The dream starts, stops, picks itself up. Suppose I breathe sometimes. So what! Not easy! Never was. To relax. Do nothing. And breathe. Well, it must be nice: all that nothing, all that breath. Anyway, here’s what matters most: it’s the beginning of something fresh, the start of summer, 1997. And this is what I’m wearing today: blue jeans, a tee shirt, tennis shoes, and the widest smile I’ve ever done. Plus a thing I haven’t brought up yet: I wish I could wash Jack away…
She, on the other hand, breathes often. She lives to relax, have fun. She went to clown college. She never stops making great art. She paints the rainforest and the solar system on her blue jeans. She says Syracuse has the best Salvation Army. She says poverty is totally relative. She says David Letterman is the sexiest man alive. She says her best friend took a Klonopin and put away a six-pack and never woke up. She says everybody at Marijuana Anonymous talks soooooo slowly. She says LSD totalled her brother. She says things were bad at Christmas. I went to a pretty normal college. I say things were bad at Christmas, too.
What? Jack? My brother’s looks? Last time I checked, my brother’s looks were natural, sadistic, over the top. My brother’s looks were put behind bars. With my brother, I was paralyzed; knew how to run, stopped dead reliably. It was actually Barbara Allen and her daughter Janet who heard me crying for help, who called the police on my brother, who was just about to perform open heart surgery on me. “This is how they do it in South America,” Jack murmured over my body. He was very certain my heart was rotting. “You have to understand,” he whispered into my hair.
Her and me––we have different brothers. Her and me––we just met. Her name is Cameroon Diaz, but she’s kidding. My name is Peter Paris, and it’s life and death. (And, to be perfectly honest, I’m worried God hates me. Like, I’m worried He’s obsessed with me. God, it must be so hard to change His mind.)
I tell her my father works in sports and sales. I tell her The Silence of the Lambs is my favorite movie. We hold hands like there’s no more brothers. We make easy jokes about serious matters. We walk through a filthy gang-infested neighborhood. We bump into a school of piranhas. We try making the biggest guy laugh. We say all the wrong things. We almost get ourselves killed. We almost learn a lesson. (Thank God!)
Then! Great sex! No joke sex! Jack would’ve been proud! Just saying! She has these green eyes that are always really eager. She got the ditches of my arms real sweaty. She already knows I can’t stand lessons. I’m not sure how I got through college. I never could stand my brother’s lessons. Trauma, I said trauma, she said early childhood, an uncle with no conscience named something unwashable.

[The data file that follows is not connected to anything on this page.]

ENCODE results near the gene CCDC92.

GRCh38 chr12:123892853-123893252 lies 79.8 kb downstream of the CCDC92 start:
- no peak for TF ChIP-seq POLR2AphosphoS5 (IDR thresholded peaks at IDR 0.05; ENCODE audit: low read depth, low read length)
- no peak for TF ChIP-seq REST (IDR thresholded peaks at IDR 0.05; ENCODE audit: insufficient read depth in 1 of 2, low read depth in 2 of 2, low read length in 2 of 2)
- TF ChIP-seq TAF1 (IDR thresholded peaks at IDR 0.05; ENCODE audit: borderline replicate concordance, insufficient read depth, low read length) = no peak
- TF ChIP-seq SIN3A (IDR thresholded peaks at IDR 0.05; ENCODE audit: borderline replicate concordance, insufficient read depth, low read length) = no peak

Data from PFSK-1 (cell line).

Dirty sheets. Middle part of the afternoon. Hard glare of an angry sun blinds us. Heats up the dead mouse in my wall. Need to get rid of the smell. Stuck here forever. Gotta cut my nose off. Before it’s too late. Sooner or later I’ll have to get around to it, you know? Quit smelling for good, don’t you see? It’s the worst smell. It’s killing me. It’s Jack escaping prison. It’s a sunny day. It’s a hell hole. It’s always something funny with this apartment. It’s things getting bad and staying bad––that nightmare scares me the most.
I turn to her. I pop the question.
“Don’t you smell that?”
She shrugs. She kisses my forehead.
Some more big fears: letting my parents get old without me; hurting this sexy clown girl (think I’m in love, think she’s thirsty for round two––it’s her eyes, it’s my ditches); selfishness unchecked; shitting the bed; clowns that don’t go to college; my brother’s violence, his complete insanity––when attacking, his face was such an ironing board; brain cancer; piranhas; the end.
And I’m glad my brother’s locked up. And I’m happy he can’t hurt me anymore. And I’m positive he’s still laughing. He was hurting my lovely parents, too. That hurting, too, happened severally.
In bed, I tell Cameroon, “That prison makes me feel crazy safe.” She passes me the spliff we’ve been sharing and says, “Man, your safety is far out.” Also my skin––I think it’s broken, unfixable. Also hold on––this should never be an ending––when someone like me refuses to remember the rest of it.
Myles Zavelo’s writing has appeared or is forthcoming in the following publications: The Alaska Quarterly Review, Open Pen Magazine, The Southampton Review, New York Tyrant Magazine, Joyland Magazine, Muumuu House, Maudlin House, The Harvard Advocate, Berfrois, Hobart Pulp, and elsewhere.